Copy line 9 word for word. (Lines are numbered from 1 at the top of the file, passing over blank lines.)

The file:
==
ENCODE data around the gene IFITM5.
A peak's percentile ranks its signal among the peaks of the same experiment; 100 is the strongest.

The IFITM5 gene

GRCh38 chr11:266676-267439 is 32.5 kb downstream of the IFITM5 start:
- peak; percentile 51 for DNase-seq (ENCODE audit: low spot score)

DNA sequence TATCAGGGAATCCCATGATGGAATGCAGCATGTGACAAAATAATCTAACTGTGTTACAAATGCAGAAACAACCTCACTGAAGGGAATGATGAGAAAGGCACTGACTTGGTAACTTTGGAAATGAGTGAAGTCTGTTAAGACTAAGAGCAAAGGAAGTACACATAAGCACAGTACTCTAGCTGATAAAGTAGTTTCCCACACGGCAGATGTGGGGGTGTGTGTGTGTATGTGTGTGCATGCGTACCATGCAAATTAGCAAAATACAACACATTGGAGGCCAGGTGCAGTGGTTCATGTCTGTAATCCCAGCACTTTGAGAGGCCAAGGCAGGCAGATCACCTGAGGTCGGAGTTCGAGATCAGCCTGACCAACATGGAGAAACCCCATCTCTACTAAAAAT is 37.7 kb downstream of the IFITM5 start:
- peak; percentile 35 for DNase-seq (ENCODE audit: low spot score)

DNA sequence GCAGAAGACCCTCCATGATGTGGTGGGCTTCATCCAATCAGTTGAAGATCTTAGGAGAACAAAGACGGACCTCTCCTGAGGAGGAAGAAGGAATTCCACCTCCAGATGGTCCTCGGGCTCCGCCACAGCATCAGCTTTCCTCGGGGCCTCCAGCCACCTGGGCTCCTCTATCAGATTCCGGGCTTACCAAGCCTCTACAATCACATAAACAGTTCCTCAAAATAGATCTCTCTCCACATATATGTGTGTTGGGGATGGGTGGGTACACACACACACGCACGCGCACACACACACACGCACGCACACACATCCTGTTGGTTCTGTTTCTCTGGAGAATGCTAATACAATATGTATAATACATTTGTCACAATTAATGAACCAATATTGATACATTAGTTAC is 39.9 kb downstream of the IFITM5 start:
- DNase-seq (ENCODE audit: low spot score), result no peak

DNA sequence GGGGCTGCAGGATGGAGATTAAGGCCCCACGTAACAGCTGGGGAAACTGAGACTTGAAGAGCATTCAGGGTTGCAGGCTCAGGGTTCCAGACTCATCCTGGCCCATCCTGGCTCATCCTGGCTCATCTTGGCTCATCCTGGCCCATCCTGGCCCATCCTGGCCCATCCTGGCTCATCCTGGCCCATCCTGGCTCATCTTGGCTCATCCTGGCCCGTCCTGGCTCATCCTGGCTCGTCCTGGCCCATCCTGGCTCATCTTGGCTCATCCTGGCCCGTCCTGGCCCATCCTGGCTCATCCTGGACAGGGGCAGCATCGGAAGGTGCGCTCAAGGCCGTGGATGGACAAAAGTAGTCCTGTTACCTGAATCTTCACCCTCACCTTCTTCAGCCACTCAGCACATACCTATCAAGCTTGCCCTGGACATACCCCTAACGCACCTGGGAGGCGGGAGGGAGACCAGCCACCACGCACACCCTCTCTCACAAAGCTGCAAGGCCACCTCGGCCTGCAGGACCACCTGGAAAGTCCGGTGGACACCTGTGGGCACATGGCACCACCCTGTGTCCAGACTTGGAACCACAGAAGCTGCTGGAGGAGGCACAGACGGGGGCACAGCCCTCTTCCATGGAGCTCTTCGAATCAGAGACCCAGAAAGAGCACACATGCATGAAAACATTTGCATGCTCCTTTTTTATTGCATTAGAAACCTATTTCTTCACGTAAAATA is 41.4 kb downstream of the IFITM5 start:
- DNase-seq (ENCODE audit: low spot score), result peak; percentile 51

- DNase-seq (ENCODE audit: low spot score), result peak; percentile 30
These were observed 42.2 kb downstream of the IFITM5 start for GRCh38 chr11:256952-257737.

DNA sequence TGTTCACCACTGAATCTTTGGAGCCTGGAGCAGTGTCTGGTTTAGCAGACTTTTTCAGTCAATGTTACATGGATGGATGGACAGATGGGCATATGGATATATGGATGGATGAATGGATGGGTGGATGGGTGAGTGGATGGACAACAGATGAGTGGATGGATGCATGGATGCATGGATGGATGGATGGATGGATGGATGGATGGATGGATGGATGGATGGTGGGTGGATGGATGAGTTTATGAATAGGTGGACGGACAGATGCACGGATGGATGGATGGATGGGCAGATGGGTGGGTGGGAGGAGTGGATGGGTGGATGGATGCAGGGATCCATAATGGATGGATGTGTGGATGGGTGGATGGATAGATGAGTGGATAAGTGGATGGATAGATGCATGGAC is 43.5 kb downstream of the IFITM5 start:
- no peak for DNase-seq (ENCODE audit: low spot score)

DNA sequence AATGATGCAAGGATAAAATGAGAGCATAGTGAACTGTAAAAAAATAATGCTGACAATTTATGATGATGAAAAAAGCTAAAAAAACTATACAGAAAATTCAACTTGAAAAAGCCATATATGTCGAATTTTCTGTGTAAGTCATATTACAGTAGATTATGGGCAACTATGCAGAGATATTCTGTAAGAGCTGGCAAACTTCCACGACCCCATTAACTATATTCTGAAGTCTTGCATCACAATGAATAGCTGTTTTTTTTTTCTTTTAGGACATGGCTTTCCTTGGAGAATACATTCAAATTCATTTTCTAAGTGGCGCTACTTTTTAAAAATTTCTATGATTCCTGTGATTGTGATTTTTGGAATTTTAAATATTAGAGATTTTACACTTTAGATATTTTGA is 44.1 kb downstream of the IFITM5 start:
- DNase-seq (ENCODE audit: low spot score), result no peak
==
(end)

- DNase-seq (ENCODE audit: low spot score), result no peak